The Indescribable Orange Licking at the edges Of confinement, Hot breath rising into the night Wisps taste the air, Drawing back at cold Fierce, glowing, an Orange No one can describe. Always hungry, Consuming endlessly. Hissing at the splash Of frozen water, Misty blood hangs in the Air. The scared cousin of fog. Embers now lie, Tiny promises of a Blazing Inferno Saviane F. 5th grade


“To my parents,” I started, my gaze blurred by tears, “I would like to start by saying that I will always love you. You raised me, and made me who I am today, even when we have had our disagreements. You were–” And suddenly I was five years old again, lying in bed with my parents after I had had a nightmare. “It’s gonna be okay, honey, it’s gonna be all right,” they said softly, over and over. I turned over onto my back and looked up at the ceiling. But it wasn’t the ceiling. It was the lid on a casket, with the most miniscule gap in the latch, letting the candlelight of the church stream through. But then, just like that, I was back on the podium, staring down at the casket I was just inside a moment ago, a priest standing to my left, and hundreds of people sitting in rows, waiting for me to keep talking. But how was I supposed to be speaking when I was being drowned by the flowers, burned by the inferno of tiny candles surrounding me, stabbed by each stare that didn’t know my parents like I did? Zoya A. 8th grade


Boat’s Wake water rippling away white blue waves churn rise and fall a wind blown cloud Leo M. 8th grade


Moon Will you watch me while I’m sleeping, To make sure I’m all right? Will you dimly light the evening, But let it turn to dark? Yes, Yes you will. Will you stay up in the sky, No matter where I am? Will you glow ever so slightly, Just so I can see? Yes, Yes you will. You always will. Haddie B. 5th grade


I heard you cry It broke my fragile heart into millions Upon millions of glimmering glass Like the pieces I found all over your bedroom Last week I saw you cry Warm salty droplets racing down your cheek You curled up in a ball on the floor Your body shimmering, shivering I saw you sit up and stare Your mascara sliding down Like drips on a cake I remember you crying But as soon as you saw me You stopped Brushed yourself up Smiled to me Still shaking I felt you punch You punched me through the mirror Fell down And then I heard us cry Rhea R. 8th grade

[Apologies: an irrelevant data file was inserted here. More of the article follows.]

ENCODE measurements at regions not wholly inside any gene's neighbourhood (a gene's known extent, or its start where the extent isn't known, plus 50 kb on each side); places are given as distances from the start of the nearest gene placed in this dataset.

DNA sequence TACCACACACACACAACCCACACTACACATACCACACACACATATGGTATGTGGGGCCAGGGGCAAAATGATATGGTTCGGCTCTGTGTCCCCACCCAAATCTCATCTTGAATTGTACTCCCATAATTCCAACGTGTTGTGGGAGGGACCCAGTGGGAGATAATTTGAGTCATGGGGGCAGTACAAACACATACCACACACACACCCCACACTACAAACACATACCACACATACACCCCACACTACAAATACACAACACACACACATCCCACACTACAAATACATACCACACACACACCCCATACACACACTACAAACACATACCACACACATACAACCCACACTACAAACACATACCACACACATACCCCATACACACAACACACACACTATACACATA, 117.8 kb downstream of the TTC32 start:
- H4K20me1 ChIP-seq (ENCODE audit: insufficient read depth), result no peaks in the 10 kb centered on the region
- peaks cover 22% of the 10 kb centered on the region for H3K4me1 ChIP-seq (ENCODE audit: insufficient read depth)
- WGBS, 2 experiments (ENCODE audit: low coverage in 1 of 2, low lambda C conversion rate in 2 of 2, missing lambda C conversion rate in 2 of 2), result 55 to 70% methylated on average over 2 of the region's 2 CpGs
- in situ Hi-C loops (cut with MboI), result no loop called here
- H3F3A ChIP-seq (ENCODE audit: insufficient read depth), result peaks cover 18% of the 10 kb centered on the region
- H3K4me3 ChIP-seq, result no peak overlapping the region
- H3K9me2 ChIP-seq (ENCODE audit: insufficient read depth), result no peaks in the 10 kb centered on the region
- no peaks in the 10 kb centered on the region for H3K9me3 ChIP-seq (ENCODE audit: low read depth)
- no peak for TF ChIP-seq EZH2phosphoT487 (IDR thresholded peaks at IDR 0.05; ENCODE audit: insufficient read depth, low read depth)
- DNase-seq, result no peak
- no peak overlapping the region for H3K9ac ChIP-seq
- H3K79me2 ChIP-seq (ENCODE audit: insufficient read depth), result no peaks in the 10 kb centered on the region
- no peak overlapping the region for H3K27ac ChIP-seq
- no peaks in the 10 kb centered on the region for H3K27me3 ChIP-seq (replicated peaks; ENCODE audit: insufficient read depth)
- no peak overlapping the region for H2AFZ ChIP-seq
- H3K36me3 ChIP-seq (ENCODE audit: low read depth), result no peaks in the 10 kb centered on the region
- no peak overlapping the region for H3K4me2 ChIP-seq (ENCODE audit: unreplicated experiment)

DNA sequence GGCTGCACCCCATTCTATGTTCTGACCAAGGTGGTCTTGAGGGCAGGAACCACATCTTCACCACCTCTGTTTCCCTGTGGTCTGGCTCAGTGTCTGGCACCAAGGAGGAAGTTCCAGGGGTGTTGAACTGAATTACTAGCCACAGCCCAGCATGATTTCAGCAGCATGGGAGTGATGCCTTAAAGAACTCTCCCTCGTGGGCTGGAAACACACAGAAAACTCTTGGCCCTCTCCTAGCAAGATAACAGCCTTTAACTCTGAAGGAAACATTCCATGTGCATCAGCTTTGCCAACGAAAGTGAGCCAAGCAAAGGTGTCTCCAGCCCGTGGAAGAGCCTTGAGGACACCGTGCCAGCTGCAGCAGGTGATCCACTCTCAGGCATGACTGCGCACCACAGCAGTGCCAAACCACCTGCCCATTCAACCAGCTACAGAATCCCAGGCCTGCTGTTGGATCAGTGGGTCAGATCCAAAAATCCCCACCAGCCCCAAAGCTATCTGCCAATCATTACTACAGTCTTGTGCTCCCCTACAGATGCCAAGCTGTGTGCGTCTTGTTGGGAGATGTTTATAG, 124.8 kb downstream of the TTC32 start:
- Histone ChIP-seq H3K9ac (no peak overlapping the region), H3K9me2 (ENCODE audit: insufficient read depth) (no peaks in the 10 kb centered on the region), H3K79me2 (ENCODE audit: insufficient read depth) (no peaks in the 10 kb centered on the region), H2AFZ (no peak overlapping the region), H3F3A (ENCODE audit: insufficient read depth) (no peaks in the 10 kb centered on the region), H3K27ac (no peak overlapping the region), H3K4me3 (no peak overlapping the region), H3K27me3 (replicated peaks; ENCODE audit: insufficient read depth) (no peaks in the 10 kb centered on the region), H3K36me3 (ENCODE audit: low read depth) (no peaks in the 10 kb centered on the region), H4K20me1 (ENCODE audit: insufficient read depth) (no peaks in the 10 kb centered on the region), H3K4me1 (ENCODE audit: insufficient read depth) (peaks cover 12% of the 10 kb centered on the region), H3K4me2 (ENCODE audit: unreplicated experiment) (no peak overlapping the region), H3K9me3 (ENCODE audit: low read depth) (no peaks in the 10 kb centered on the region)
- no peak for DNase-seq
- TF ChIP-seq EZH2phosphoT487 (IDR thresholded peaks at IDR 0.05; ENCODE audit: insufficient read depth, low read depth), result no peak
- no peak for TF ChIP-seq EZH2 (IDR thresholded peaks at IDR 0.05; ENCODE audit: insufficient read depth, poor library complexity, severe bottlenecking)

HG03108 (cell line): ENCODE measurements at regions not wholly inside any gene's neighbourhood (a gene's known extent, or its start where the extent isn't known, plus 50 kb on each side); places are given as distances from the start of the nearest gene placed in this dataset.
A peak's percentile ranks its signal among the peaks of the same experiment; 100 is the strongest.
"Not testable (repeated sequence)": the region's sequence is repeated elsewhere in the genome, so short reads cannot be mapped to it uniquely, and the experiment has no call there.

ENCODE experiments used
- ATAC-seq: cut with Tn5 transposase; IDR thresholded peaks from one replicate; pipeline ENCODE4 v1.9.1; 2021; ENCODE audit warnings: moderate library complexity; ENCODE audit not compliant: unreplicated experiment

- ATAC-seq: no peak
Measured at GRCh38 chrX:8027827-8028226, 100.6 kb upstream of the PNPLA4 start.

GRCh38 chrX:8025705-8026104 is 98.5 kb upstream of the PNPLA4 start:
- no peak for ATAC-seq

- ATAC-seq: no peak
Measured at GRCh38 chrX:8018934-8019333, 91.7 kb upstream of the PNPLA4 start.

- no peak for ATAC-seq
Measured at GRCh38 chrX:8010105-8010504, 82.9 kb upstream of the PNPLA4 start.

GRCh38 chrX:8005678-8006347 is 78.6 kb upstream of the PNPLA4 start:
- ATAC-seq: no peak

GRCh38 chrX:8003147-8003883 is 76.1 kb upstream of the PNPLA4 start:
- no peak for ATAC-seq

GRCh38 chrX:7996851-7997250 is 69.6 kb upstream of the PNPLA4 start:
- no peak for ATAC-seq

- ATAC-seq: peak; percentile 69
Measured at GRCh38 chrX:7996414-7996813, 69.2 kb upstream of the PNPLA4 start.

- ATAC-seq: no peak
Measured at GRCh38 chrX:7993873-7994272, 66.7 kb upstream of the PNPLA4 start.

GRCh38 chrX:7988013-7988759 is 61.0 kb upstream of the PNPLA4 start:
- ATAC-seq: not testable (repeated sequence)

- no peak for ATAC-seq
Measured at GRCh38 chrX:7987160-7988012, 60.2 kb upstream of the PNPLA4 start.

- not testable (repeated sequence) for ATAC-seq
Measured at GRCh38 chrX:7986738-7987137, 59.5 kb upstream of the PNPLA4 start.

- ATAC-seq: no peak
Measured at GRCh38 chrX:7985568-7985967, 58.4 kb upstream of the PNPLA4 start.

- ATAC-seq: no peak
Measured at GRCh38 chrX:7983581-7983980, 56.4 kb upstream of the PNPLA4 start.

Regret is Time Regret is weird, your stomach rumbles It sends a message to your head You feel like you want to go back in Time back to the time that you made The wrong choice back to the time When you had a choice to make But you already made the choice Now you’re in the time that you feel Regret Elena P. 4th grade


Plum Cakes My mom grew up in the snowy state of Minnesota, traveling to her parents’ home country of Argentina every summer. Her months there were spent in the sticky hot sun, sleeping in the cool terracotta house, and swimming the waves of Playa Seca. When she wasn’t doing one of these things, she spent afternoons in her grandfather’s backyard picking plums off the tree at the back of the house. She would often come in for lunch where the smell of fried food filled the kitchen and ask for her grandmother to make plum cakes. Filled with dulce de leche, these cakes would be savored for days. According to my mom, nothing beats the taste of the sweet oily cake with the jammy filling leaving a fresh fruity taste at the end. Unfortunately, everybody grows up, and the once-sweet taste of grandma’s plum cake is lost—though my mom marrying into a Spanish family meant many more plum cakes to come. My great great aunt Malen was the new queen of plum cakes. To my grandma’s small apartment in the middle of the rainy city of Bilbao would arrive boxes of plum cake every holiday. These cakes were decked with the rum-dipped caramelized plum and the dusted powdered sugar. The cake itself was spongy—still oily, but less dense than the Argentinian style, making it easier to eat much more. When my parents moved into our old apartment, my grandma would come with the cakes in her luggage. The scent of cigarettes would often taint their smell, but the taste was left untouched. Last year I walked into a Latin/Mexican deli near 34th and 4th Ave. and on the counter there was an Argentine brand, the equivalent of Hostess in the US. The bright colored packaging, all different desserts, and of course the motto smacked on the front of the package. Below that it said plum cake in small yellow letters. I had to buy it. The plum was like a gelatinized gem and the creamy dulce de leche tasted so sweet I almost couldn’t eat it. Still, I scarfed it down. It felt like betrayal to not love this thing I apparently once loved and that my mom had always loved. I agreed with myself that I could find a special place in my heart for plum cakes without actually liking the taste of them. Over the summer I took a trip to Spain and stayed with family in the small town of Congosto de Valdavia. The long days there started at noon. In her green-doored stone home, with a box-car-sized blue kitchen, my grandma cultivated the mid-day meals. There was a bar at the edge of town where just two euros could buy you four Cokes. It was there I found my plum cakes. Something that made the days feel longer and the nights feel shorter. Maayan M. 8th grade


The Person in Mirror I scared myself looking in the mirror one time. I was just a little kid, maybe five or six and my mom started laughing when I jumped. She thought it was funny that I didn’t recognize myself. I began to cry. I started to fear the person lurking over my shoulder. The person who looks exactly like me, Who talks and walks like me. I was afraid of my face. How could I know that it was my own? I felt claustrophobic, Like I was trapped in my own body. I wondered if I was invisible Forever attached to a body but doomed to never fully live in it. To scream and not be heard; To hold and never be held. Anaia J-F. 8th grade